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Chapter 2: Sherlock Holmes

The púca awoke warm, dry, and free of pain. The iron was gone from his body. He sniffed - burning wood, ammonia, and tobacco.

The púca opened his eyes and looked about. He lay on a blanket before a fireplace in a room filled with a myriad of mysterious objects. There was a wealth of furnishings and fixtures, some familiar and some he could not name. The walls were covered in colourful paper and the floor in piles of books, a treasure trove of mortal stories and knowledge for the púca to reach out and touch.

“Ah, good, you’re awake at last.” The huntsman loomed over him, metal weapon in hand, eyes glittering with eagerness like that of a falcon diving for a rabbit. “I have already introduced myself. Might you be so good as to return the favour?”

The púca settled into a wary crouch. The huntsman, Sherlock Holmes, had not harmed him. He’d tended the púca’s wounds and brought him back to his den. “This one is púca,” he answered in the speech he’d learnt by listening to the mortals of London.

Sherlock Holmes peered down at him. “Not a dumb beast after all. Intriguing. I’d thought perhaps some previously undiscovered ape or cross-species experimentation escaped from a laboratory… but with four simple words you have entirely disproven that line of reasoning, and confirmed the improbable evidence of my senses.”

Sherlock Holmes placed the weapon out of sight above the fireplace, watching the púca for any reaction. The púca’s stance relaxed, and the man’s lips curved. “Finally, a phenomenon which merits the full exercise of my intellect,” he murmured. The man began pacing about like a hound casting for a scent until his eyes lit upon one of the piles of books from the floor. “This set of references has proven utterly useless.” He stooped to snatch them up, stalked across the room to a window, glanced out, and then threw the entire set of books out before slamming the glassed window shut to block a bellow from below.

There was a wooden creak outside the door, then another in quick succession. The púca tilted his head and listened. A sharp knock.

“Mister Holmes, sir,” called a woman. “Will you and your guest be wanting tea?” There was a rattle at the latch, and the door began to open.

Sherlock Holmes dashed across the room, hurdling a low table in his path, and slammed the door shut. “Not now, Mrs Hudson. I fear he is not quite himself as of yet. Perhaps a hearty dinner this evening? A good joint of mutton is just what he needs to regain his strength.”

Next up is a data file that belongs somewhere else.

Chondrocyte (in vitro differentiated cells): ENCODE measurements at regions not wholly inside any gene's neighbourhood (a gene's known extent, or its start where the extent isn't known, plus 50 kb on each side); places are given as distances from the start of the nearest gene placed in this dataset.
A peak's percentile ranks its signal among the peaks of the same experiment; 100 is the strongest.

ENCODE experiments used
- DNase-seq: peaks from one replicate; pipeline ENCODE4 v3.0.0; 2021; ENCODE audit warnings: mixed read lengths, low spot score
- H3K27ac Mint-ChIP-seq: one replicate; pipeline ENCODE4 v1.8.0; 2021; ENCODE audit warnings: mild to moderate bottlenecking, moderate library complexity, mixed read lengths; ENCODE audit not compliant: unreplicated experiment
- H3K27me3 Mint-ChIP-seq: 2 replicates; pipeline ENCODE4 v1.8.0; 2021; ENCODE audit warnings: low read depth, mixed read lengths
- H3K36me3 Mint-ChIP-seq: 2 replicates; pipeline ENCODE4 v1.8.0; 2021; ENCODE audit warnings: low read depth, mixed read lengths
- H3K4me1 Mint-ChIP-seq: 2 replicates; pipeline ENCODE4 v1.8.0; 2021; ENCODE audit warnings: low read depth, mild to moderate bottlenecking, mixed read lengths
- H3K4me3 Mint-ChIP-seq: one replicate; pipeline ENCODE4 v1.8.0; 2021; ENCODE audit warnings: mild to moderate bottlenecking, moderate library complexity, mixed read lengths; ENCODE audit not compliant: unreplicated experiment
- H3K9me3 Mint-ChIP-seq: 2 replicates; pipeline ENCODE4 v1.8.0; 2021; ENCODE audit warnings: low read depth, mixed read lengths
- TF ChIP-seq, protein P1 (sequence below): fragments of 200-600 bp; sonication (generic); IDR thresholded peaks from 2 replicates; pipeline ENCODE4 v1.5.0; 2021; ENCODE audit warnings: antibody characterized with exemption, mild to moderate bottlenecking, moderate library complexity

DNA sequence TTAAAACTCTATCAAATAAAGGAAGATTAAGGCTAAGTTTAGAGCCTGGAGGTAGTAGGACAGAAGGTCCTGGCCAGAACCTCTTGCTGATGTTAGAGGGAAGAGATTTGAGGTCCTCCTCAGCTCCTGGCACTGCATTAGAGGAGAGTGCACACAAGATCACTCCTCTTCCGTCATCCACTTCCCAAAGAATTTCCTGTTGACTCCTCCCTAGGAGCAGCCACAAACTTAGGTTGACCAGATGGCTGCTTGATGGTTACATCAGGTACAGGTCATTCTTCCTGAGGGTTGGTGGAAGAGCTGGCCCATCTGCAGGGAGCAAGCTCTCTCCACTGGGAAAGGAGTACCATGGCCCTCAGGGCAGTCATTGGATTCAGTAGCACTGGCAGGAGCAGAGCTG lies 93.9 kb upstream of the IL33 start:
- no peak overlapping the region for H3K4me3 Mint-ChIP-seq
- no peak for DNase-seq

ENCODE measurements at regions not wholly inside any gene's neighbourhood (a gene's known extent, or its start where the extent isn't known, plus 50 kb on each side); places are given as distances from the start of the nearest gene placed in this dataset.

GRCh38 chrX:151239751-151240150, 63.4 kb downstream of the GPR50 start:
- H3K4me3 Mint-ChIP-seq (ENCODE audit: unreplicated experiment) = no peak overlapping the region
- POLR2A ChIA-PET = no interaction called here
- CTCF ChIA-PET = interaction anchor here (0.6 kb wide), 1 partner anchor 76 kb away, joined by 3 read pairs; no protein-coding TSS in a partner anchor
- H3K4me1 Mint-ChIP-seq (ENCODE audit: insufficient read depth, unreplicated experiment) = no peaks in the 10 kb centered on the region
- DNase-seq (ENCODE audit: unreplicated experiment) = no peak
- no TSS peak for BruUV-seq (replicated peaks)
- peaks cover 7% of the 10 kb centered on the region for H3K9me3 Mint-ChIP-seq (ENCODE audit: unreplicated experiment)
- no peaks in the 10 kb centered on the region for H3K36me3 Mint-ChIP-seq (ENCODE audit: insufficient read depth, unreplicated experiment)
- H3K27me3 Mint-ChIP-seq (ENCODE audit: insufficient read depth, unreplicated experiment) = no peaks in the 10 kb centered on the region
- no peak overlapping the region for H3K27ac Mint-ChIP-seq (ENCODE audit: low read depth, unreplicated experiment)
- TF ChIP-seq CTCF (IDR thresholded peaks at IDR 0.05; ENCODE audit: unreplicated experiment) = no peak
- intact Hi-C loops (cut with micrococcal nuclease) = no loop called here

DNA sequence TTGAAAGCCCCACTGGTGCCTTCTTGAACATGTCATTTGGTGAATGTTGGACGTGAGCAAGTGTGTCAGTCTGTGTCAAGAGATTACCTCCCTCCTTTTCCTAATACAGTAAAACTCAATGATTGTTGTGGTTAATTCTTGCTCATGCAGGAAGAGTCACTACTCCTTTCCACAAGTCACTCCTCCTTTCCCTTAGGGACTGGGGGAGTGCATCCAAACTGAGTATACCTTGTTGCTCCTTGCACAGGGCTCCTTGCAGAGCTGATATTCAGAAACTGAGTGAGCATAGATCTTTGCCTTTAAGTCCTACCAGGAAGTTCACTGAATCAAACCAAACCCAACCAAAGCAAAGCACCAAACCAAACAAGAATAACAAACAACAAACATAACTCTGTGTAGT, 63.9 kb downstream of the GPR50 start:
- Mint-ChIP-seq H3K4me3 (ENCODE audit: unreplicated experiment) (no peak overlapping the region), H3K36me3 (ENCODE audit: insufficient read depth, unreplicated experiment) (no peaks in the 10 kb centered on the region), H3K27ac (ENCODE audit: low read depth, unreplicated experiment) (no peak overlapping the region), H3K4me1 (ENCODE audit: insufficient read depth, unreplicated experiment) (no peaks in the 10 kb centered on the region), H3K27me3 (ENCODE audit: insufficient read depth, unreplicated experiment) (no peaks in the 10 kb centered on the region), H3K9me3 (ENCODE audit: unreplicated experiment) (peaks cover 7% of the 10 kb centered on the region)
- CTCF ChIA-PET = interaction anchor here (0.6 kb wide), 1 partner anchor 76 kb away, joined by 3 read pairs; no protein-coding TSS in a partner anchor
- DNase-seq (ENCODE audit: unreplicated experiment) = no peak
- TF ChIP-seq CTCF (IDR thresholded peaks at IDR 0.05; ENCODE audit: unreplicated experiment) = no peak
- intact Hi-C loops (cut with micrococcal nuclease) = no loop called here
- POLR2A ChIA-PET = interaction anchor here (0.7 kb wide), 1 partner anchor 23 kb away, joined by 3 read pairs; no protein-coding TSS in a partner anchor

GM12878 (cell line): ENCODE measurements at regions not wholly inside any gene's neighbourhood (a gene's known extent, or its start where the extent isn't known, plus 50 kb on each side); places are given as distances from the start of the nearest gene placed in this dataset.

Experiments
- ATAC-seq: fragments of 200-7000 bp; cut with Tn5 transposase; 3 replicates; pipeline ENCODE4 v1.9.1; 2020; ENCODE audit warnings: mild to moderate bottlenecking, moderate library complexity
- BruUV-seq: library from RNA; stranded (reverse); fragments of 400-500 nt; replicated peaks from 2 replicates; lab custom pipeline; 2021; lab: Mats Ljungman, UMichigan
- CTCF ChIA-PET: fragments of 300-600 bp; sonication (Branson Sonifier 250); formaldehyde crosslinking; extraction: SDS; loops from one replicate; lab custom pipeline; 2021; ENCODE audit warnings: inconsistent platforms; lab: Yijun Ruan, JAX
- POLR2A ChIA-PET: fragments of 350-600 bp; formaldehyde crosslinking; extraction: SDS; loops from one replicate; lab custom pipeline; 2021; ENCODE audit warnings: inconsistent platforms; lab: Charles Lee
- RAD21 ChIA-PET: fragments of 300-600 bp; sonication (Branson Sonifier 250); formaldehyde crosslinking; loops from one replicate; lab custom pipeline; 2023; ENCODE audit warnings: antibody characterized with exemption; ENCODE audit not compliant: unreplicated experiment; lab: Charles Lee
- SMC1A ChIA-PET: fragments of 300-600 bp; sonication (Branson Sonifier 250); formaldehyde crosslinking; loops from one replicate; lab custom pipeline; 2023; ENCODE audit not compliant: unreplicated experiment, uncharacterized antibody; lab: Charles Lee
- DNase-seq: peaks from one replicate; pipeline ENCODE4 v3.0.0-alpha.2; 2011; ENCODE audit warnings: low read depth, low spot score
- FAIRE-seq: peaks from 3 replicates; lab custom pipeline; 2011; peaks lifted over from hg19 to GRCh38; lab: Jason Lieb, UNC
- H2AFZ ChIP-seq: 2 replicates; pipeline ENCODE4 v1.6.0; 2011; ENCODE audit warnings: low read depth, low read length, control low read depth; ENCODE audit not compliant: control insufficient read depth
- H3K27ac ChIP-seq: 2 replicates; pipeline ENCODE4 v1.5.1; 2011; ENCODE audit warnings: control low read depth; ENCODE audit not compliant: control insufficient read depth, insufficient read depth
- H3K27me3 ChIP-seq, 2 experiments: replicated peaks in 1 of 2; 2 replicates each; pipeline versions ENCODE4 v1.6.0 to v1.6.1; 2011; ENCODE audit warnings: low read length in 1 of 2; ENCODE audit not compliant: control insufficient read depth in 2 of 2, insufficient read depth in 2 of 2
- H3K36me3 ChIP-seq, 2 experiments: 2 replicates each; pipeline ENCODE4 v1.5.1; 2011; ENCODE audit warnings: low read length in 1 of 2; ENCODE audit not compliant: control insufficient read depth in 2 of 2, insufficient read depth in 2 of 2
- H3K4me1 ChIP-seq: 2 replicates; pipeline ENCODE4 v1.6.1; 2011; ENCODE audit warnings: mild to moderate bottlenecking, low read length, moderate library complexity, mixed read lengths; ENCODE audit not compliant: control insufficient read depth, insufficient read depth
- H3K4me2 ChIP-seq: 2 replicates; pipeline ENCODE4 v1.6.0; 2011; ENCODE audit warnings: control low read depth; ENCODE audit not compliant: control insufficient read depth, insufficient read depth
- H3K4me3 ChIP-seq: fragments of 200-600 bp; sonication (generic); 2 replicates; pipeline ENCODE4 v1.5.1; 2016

“Mutton? I would need to go out and purchase …”

“Yes. You should do so immediately, so that you may begin preparing the meal. That will be all.”

The woman muttered to herself and creaked away.

Sherlock Holmes turned, his weight still leaning upon the door he had forced shut. “My housekeeper,” he said quietly, “is both an excellent cook, and an insufferable busybody. That is the third time she has tried to get a look at you since I smuggled you into these rooms last night. Mrs Hudson is one of the few women in London steadfast enough to tolerate my experiments and eccentricities, but I suspect the sight of you would exceed even her prodigious limits, and I have neither the time nor the patience to find another servant.”

The púca rose from his crouch by the fireplace to stand on his feet, hissing with pain from his wound as he did so. He padded to the window and looked out. They were high above the ground. The leap was not impossible, but there was no cover nearby. The midday sun beat down mercilessly from the sky. The púca winced and backed blindly away from the window, blinking to regain his sight.

Sherlock Holmes was watching him, brow creased.

“Stay until sunset?” the púca asked him. “This one needs shadows to slip away.”

“An absurd suggestion,” Sherlock Holmes said, flicking the request away like a pesky fly. “I am not saying you should leave. I am recommending you change form. You are a shape shifter, yes? It is a supposition on my part, admittedly, but I did observe your transformation from a great hound into this shape in the alley. Unless the hound was an illusion, a glamour of some kind?”

“No, the hound is true,” the púca said.

“Well then. You have changed into this shape, which is humanoid, if still distinctly inhuman. And I know that your current form is a real, physical body. I did cut a bullet out of your shoulder, after all. Your flesh reacted to a cheap iron round as if it were muriatic acid. A most singular effect that merits further study.”

The púca stiffened, claws extending instinctively at the threat.

Sherlock Holmes noted the púca’s reaction with a raised eyebrow. “Or not, if you prefer. In any case, if you are able to take the form of a man, púca, I would implore you to do so, that we might both enjoy the lovely dinner which Mrs Hudson will be preparing for us.”

No threat here, the púca decided, beyond the burden of guest-right. Sherlock Holmes offered shelter and food, and the púca found himself yearning for it, for the warmth of this mortal’s hearth. What he asked for in return was … difficult. Three forms a púca might take: horse and hound and hands. Hands was a useful form, good for carving and singing and the writing of runes. Yet it was not that of a man. Sherlock Holmes towered above the púca, tail-less, with no fur at all except to thatch the very peak of his head.

It might be possible. The púca remembered when he was young, twisting his form to find the one that felt true. Taking the shape of a bay stallion, a white mare, a war mount with a wide back and blade-sharp hooves. He closed his eyes and reached for that unsettled state. He thought of the mortals in the streets, of Sherlock Holmes. Bones stretched and shifted; his shoulder burned with a fresh agony as the wound distorted. The púca teetered like a new-born colt on long, straight legs and felt the air drift cool across bare skin.

He opened his eyes to find Sherlock Holmes near enough to touch, eyes flickering over the púca’s form with rapt attention. “Good?” the púca asked.

Sherlock Holmes stepped back with a fierce shake of the head. “Not good. That is no use at all. You cannot possibly walk about the city like that. You would frighten children in the streets.”

The púca shrank in on himself. “Never tried,” he said. “First time in mortal form.”